Archive for the ‘Virtual Server Technology’ Category
You should create a snapshot, or checkpoint (as they are called in System Center Virtual Machine Manager), right before you make any known change to your VM that would require some sort of system or application restore if the configuration, patch or application upgrade went wrong.
Snapshots are a recovery point that saves the state, data and hardware configuration of a VM. Now, With Hyper-V in Windows Server 2012, the creation and deletion of a snapshot happens without VM downtime. The process can be scripted, but it is most commonly done manually, either by an application owner or by a virtualization system administrator, before any changes are made to the VM. These types of snapshots are different from conventional host-level backups of VMs, but use the same underlying VSS Hyper-V Writer, which is installed when you enable the Hyper-V role, to prepare (quiesce) the memory and I/O state of the VM, in order to precisely capture its state at that moment. However, the outcome of these two processes differs.
When you create a snapshot… Read the rest of the article HERE
Also see.. AVHD – WT…”A”?
More demos and banter below.
TechNet Radio: ITProGuru vs. Hyper-V Live (Part 2)
- [0:50] DEMO: Live Storage Migration
- [8:57] DEMO: Live Migration
- [18:50] DEMO: Multiple Live Migrations
- [21:16] DEMO: Cluster Node Live Evacuations / Pause
I had a chance to sit down with Dan Stolts (ITProGuru) and talk about the new LIVE features of Hyper-V in Windows Server 2012 on Technet Radio/Channel 9. The content comes from my recent session at the VirtG Boston Deep Dive Day 2013, Hyper-V LIVE!. Exciting features have emerged. Demos and banter are below.
TechNet Radio: ITProGuru vs. Hyper-V Live (Part 1)
Here is the Channel 9 video location that has a nice outline of what we talked about as well as when the Demos start.
I have been writing a little less these days and getting out on the road a little more. Here is my recent appearance at the VirtG Boston Deep Dive Day at the Microsoft Offices in Cambridge, MA going over the LIVE features of Hyper-V in Windows Server 2012. Lots of live demos of the new features.
This session will focus on all the new LIVE features of Hyper-V in Windows Server 2012 with many live demos. Best practices from a Hyper-V expert and Microsoft MVP on how they should configured based on your hardware and network resources available will be included. Use of Hyper-V manager, System Center 2012 and PowerShell will all be part of this fast paced demo based session.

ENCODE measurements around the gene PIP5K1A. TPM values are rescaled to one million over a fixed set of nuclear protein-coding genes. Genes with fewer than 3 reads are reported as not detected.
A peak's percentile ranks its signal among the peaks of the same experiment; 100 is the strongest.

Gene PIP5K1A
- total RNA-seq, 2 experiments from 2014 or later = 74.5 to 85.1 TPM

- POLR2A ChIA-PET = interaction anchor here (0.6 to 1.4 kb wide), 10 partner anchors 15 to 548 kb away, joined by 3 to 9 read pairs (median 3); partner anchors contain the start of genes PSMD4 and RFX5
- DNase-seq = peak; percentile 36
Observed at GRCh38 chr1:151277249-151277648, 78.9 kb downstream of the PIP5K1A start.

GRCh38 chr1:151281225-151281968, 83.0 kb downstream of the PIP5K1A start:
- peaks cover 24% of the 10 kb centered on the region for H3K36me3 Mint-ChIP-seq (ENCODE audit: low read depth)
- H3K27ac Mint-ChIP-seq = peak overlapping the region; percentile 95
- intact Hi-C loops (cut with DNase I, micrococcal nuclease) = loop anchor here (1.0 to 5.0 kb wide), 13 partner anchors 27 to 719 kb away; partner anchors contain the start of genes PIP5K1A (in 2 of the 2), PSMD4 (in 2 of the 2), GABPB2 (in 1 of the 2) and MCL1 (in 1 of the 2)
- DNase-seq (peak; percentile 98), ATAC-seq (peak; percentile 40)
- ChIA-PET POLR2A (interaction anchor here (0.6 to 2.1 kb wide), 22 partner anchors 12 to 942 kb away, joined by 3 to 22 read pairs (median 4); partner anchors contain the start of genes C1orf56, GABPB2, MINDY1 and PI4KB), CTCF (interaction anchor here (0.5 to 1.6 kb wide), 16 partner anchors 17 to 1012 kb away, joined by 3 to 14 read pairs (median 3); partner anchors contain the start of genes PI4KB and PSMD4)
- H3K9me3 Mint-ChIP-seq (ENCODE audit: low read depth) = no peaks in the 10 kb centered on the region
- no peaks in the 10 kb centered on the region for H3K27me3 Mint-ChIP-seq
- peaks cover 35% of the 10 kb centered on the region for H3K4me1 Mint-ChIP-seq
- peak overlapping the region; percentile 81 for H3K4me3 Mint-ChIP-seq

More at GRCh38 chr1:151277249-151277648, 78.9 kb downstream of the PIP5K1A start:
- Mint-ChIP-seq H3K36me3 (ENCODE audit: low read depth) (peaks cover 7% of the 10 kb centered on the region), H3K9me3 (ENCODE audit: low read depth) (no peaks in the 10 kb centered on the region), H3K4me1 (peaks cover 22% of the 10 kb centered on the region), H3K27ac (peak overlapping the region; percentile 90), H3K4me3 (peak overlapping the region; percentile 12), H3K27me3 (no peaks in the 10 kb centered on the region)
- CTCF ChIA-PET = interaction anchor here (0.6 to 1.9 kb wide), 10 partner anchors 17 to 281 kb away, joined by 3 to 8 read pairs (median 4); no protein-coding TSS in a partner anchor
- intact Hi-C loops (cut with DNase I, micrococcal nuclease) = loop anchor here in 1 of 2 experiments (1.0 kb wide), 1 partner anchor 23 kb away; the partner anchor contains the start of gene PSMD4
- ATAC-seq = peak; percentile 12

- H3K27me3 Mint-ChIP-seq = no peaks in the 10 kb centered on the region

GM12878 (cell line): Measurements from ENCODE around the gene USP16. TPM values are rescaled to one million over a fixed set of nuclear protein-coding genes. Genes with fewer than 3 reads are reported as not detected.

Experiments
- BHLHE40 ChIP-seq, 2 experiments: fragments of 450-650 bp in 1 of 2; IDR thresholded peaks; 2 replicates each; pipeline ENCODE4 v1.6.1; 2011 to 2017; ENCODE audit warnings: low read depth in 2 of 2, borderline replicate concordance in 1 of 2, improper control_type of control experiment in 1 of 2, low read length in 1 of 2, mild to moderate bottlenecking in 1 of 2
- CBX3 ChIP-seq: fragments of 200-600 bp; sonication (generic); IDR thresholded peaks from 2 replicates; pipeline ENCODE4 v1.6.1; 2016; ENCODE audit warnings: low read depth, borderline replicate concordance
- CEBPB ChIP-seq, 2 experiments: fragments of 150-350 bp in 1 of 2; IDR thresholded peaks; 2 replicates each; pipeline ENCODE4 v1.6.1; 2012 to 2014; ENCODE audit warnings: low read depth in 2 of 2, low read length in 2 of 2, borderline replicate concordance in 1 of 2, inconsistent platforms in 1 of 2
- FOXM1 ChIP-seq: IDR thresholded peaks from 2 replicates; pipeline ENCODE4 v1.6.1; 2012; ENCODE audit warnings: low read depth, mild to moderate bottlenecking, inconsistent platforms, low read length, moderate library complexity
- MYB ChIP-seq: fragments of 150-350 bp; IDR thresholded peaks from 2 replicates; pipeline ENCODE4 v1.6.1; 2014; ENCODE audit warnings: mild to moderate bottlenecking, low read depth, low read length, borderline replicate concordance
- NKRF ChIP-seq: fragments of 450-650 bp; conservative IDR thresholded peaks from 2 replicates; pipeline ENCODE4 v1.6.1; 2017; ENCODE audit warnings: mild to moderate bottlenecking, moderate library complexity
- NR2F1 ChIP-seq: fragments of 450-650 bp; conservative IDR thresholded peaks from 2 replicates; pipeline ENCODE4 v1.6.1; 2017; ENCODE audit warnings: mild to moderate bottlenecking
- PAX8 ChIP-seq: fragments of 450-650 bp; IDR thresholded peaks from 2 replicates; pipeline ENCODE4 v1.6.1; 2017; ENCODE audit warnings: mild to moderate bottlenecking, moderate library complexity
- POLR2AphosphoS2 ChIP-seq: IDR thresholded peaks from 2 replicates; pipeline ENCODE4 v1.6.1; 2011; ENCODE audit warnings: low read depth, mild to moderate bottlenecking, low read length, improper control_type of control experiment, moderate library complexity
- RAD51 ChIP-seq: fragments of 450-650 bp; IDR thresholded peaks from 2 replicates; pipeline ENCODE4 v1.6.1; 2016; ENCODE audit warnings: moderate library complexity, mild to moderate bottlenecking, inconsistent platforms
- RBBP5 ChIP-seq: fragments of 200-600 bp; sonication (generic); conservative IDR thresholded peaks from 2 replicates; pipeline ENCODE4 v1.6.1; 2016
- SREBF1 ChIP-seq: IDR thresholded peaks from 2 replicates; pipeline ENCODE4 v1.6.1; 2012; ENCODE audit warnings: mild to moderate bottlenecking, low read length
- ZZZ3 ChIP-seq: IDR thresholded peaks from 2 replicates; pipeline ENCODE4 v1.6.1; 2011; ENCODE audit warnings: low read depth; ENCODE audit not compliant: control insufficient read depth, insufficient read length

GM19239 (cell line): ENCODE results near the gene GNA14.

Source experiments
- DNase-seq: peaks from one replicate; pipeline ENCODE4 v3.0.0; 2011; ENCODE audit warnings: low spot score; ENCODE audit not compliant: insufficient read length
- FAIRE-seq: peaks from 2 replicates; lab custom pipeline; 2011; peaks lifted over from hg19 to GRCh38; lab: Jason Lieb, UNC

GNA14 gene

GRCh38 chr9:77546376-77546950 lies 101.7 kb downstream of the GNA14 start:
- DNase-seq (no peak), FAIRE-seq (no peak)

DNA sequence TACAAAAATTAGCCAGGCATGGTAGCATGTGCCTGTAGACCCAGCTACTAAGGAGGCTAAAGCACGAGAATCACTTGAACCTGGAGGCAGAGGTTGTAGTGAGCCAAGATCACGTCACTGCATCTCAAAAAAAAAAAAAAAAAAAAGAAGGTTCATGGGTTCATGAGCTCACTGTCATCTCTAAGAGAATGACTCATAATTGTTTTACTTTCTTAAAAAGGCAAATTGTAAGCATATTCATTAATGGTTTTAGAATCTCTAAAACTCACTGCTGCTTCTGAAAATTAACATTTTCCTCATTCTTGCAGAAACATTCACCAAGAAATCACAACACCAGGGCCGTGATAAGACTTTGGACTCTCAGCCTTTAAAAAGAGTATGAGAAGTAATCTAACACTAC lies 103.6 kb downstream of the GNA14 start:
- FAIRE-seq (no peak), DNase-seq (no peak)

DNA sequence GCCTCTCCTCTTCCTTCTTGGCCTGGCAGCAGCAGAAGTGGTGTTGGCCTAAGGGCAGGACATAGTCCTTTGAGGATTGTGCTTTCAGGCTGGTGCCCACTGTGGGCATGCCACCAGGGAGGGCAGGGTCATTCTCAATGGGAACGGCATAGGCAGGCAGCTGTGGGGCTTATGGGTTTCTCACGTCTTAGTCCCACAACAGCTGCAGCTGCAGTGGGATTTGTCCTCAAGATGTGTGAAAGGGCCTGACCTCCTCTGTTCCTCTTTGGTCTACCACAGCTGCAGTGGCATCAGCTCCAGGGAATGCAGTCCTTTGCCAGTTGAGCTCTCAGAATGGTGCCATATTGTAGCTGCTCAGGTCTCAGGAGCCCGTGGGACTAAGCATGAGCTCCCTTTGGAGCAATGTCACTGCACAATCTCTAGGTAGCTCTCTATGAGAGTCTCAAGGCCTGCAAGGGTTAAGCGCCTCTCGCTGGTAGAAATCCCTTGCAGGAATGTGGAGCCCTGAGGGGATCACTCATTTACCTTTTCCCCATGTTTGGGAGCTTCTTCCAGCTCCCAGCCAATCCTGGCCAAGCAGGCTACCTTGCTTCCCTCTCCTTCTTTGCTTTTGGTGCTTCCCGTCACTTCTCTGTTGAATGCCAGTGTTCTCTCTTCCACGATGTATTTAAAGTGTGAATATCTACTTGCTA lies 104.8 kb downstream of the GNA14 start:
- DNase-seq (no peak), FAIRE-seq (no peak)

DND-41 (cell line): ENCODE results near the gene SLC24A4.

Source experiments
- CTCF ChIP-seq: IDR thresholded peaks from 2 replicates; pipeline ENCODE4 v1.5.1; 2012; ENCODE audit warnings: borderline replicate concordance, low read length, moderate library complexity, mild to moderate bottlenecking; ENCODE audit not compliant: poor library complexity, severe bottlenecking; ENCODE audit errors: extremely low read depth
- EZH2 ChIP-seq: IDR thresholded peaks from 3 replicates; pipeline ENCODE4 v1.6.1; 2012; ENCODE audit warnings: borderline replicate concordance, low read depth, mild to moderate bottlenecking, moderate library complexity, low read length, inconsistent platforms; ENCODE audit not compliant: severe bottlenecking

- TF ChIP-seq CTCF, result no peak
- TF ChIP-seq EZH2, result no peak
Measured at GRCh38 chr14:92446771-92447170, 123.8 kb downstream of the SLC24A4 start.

The following NEW Hyper-V features will be included:
· Live Add Memory
· Live Snapshot Merging
· Live Migration
· Multiple Live Migrations
· Cluster Node Live Evacuations
· Live Migration without Shared Storage
· Live Storage Migration
Check out the other sessions HERE on Vimeo.
The email came in today for my second Microsoft MVP for Virtual Machine. It was a tough year to find time with the birth of twins last July bringing the kid total to 4, but I am certainly honored to be part of that community of professionals again. I hope to see you at various events throughout the year.
Don’t get me wrong, Hyper-V within Windows Server 2012 includes some excellent additions. But, with every release, there are bound to be a few features that miss the cut. My recent article looks at a few of these features that I wish would have made it in.
“For all the new features and enhancements to Windows Server 2012 Hyper-V, the virtualization platform still has its shortcomings.
Having worked with Hyper-V since the early betas, I appreciate the speed at which Microsoft adds new features. With each Hyper-V release, however, I still see a few areas of improvement that could add key functionality and ease administration. Below, I look at three of these shortcomings in Windows Server 2012 Hyper-V and offer some practical fixes.